Culture

Ditch The Headdress, Read Up On Native Authors: Here’s How You Can Celebrate Native American Heritage Month Respectfully

November is Native American Heritage month. And like most commemorative months dedicated to honoring the culture and history of an oppressed people in the U.S., Native American Heritage Month is an insufficient gesture. Added onto that, November is often a a time when stereotypes of Native people get reinforced. A month of supposed ‘appreciation’ and ‘honoring’ of oppressed communities, can easily turn into one replete with cultural appropriation and prejudice.

So we decided we’d round up a few things that you can do —and not do— to celebrate in a positive and healthy spirit. 

1. Don’t desecrate traditional, sacred Native objects by buying or wearing them as props.

More often than not, we find ‘Native’, ‘Tribal’, or ‘Navajo’ inspired goods in stores, what you might not know is that they could be sacred Native artifacts and spiritual items. Objects like the canupa pipe or a warbonnet —commonly known as ‘headdress’— are part of Native spiritual culture and they should never be worn as a costume.

For Native people, practicing their spirituality was illegal in this country, up until the passage of the American Indian Religious Freedom Act in 1978. Before then, Native people were beaten, jailed, and even killed for practicing their ancestral beliefs. What remains of tribal cultures customs, and ceremonies has been paid for in blood.

Among Native people, the warbonnet was only given to those who earned each and every eagle feather for their bravery, self-sacrifice, and great deeds of valor —doesn’t seem very appropriate to wear one as a costume or prop now, does it? Disrespecting the warbonnet is a terrible wrong and dishonors the likes of all who earned them with pride.

2. Don’t make children wear redface and reenact the re-telling of Thanksgiving.

Thanksgiving reenactments are a whitewashed version of early U.S. history. The retelling of this story only glorifies colonization when we all know that the truth isn’t so pretty. In actuality, an official “day of Thanksgiving kept in all the churches for our victories against the Pequots” was said to have been proclaimed by Massachusetts Bay governor William Bradford in 1637, celebrating the slaughter of up to 700 Pequot men, women, and children.

3. Don’t promote the fetishization of Native women.

We should all know this by now, but since not everyone acts like it, we’ll say it louder for the people in the back —Do not dehumanize women of color. We’re not your fetish and will not be devalued any longer. Reducing Native women to a fetish is oppressive and objectifying. It subjugates Native women while denying their agency.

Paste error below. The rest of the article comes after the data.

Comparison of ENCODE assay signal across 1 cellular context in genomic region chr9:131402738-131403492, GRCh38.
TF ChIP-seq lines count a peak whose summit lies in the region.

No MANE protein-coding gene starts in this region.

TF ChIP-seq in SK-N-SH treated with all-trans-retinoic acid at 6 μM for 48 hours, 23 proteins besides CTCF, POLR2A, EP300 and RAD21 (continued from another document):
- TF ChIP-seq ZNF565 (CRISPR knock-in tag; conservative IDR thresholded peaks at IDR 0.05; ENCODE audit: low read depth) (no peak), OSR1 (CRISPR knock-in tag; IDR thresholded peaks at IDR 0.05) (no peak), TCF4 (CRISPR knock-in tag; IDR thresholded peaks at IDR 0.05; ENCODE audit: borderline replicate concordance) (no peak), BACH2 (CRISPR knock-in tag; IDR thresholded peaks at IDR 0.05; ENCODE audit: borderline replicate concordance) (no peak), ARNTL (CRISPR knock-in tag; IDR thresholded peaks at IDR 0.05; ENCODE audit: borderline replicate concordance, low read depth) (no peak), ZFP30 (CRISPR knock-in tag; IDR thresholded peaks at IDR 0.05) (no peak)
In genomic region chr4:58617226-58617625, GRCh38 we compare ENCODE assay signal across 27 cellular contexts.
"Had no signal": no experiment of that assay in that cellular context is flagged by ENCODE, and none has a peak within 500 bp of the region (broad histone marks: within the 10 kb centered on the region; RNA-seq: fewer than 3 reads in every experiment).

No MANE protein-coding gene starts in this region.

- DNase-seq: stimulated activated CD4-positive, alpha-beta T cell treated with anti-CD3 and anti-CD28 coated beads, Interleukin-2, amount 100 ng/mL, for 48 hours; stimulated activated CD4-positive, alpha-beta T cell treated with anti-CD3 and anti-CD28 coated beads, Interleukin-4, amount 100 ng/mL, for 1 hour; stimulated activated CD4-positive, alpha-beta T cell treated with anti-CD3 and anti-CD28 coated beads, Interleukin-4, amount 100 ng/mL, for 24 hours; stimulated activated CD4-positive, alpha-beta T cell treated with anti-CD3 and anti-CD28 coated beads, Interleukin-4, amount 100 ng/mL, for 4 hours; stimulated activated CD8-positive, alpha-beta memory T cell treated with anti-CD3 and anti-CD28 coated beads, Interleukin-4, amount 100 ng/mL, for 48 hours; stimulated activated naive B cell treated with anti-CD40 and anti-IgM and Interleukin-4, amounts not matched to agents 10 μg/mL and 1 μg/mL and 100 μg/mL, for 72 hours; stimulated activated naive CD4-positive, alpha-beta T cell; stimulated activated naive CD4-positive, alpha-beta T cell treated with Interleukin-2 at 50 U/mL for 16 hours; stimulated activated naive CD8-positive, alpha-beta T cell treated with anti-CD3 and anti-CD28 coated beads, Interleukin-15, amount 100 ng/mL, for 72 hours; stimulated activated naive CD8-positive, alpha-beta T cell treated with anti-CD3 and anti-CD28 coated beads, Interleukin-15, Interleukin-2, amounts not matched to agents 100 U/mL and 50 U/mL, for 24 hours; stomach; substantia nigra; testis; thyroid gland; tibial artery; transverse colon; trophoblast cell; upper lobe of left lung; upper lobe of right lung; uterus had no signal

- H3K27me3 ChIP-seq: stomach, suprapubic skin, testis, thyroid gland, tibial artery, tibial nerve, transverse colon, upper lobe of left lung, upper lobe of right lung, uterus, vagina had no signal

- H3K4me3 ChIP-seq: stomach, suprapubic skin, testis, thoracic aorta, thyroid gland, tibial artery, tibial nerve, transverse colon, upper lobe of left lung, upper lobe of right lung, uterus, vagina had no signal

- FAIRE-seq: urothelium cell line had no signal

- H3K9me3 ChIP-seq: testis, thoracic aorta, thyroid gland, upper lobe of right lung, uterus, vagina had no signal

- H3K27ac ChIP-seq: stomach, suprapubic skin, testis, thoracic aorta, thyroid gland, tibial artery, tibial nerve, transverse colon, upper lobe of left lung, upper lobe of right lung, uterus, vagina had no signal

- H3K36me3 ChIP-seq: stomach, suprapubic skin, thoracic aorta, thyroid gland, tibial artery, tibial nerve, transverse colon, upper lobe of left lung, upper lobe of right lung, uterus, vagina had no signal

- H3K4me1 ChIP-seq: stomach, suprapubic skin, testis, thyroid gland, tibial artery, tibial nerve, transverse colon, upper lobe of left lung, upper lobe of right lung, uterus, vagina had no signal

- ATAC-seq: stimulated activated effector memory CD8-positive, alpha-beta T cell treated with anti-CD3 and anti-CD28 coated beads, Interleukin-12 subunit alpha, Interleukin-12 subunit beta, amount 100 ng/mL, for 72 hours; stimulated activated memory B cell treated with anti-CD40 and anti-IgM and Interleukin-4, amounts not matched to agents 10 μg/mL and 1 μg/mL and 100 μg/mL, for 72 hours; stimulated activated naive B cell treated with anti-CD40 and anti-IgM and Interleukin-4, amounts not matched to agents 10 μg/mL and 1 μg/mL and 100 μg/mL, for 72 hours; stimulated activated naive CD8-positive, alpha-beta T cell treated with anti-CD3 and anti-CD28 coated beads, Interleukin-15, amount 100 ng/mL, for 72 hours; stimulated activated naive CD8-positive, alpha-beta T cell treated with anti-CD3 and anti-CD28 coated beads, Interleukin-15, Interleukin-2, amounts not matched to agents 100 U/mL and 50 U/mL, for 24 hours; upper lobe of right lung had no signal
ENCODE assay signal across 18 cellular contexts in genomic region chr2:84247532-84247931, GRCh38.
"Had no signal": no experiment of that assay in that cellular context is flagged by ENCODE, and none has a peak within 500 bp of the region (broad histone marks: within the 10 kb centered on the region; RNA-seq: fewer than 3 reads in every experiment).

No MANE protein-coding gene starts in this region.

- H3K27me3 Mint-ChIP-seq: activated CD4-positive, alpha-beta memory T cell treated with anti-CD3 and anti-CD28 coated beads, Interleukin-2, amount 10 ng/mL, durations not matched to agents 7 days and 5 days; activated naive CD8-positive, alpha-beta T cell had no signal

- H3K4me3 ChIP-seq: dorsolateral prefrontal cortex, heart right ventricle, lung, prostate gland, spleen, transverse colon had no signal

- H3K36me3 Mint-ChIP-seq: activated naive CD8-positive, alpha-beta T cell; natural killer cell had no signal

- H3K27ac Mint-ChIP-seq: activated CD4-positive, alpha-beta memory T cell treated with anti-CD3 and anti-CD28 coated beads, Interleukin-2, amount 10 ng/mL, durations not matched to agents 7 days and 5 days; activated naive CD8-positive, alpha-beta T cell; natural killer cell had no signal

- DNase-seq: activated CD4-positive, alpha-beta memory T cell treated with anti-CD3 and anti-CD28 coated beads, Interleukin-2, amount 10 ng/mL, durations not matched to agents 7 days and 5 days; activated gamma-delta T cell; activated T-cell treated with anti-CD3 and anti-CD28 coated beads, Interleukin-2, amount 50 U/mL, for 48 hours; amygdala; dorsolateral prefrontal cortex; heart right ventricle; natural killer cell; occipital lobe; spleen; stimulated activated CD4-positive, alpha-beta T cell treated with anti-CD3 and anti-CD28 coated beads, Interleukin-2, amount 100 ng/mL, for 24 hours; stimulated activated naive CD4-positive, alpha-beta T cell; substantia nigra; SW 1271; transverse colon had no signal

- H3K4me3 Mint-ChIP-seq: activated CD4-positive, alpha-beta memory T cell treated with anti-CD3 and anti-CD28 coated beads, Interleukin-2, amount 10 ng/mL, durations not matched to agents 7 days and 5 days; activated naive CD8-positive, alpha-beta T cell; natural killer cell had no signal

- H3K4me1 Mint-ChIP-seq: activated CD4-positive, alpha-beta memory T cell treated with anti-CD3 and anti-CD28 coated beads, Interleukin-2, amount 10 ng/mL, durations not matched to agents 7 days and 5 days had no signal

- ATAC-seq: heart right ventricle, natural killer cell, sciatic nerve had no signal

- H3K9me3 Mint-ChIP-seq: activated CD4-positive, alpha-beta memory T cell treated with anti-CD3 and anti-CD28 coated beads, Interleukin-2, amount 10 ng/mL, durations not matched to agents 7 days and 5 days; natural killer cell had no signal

Native women face higher rates of violence than the general population. A report last year by the National Congress of American Indians Policy Research Center found that more than half of Native women have experienced sexual violence in their lifetime and 96% of those who commit sexual violence against Native women are non-Native.

4. Don’t support racist mascots.

It’s 2019 and the sports team, Washington R*dskins, literally has a racial slur in its name. It mocks Native identity, it reinforces ignorant and racist caricatures of a whole culture.

5. Don’t pretend to know better than Native people on Native subjects.

I’d like to believe that Native people know more about being Native because well…they are Native, they’ve lived the experience daily. Native people know more about their heritage than non-Natives do and silencing their voices is equal to erasing them.

What’s more, don’t bother Natives on social media by sending them the worst instances of cultural appropriation and racial violence that you may stumble upon while scrolling. Natives who are present in online spaces see it often. Even if you mean well, for Native people, constant exposure to this sort of toxic environment is damaging and exhausting.

6. For the love of God, don’t buy culturally appropriative products from Non-Native vendors.

We’ve said it before and we’ll say it again, do not buy Native imitations at places like Urban Outfitters or other stores who have actually been on trial for stealing names, references and designs from Native people.

Under the Indian Arts and Crafts Act of 1990, “it is illegal to offer or display for sale, or sell any art or craft product in a manner that falsely suggests it is Indian produced, an Indian product, or the product of a particular Indian or Indian tribe or Indian arts and crafts organization, resident within the United States.” Violators may face civil or criminal penalties of a fine up to $250,000 or five years behind bars. Before buying goods from a purported Native vendor, ask them if they are following this law, and what tribe they belong to. It is not offensive to ask a person who claims to be Native what tribe they hail from. Tribal identification is commonplace and accepted among Natives.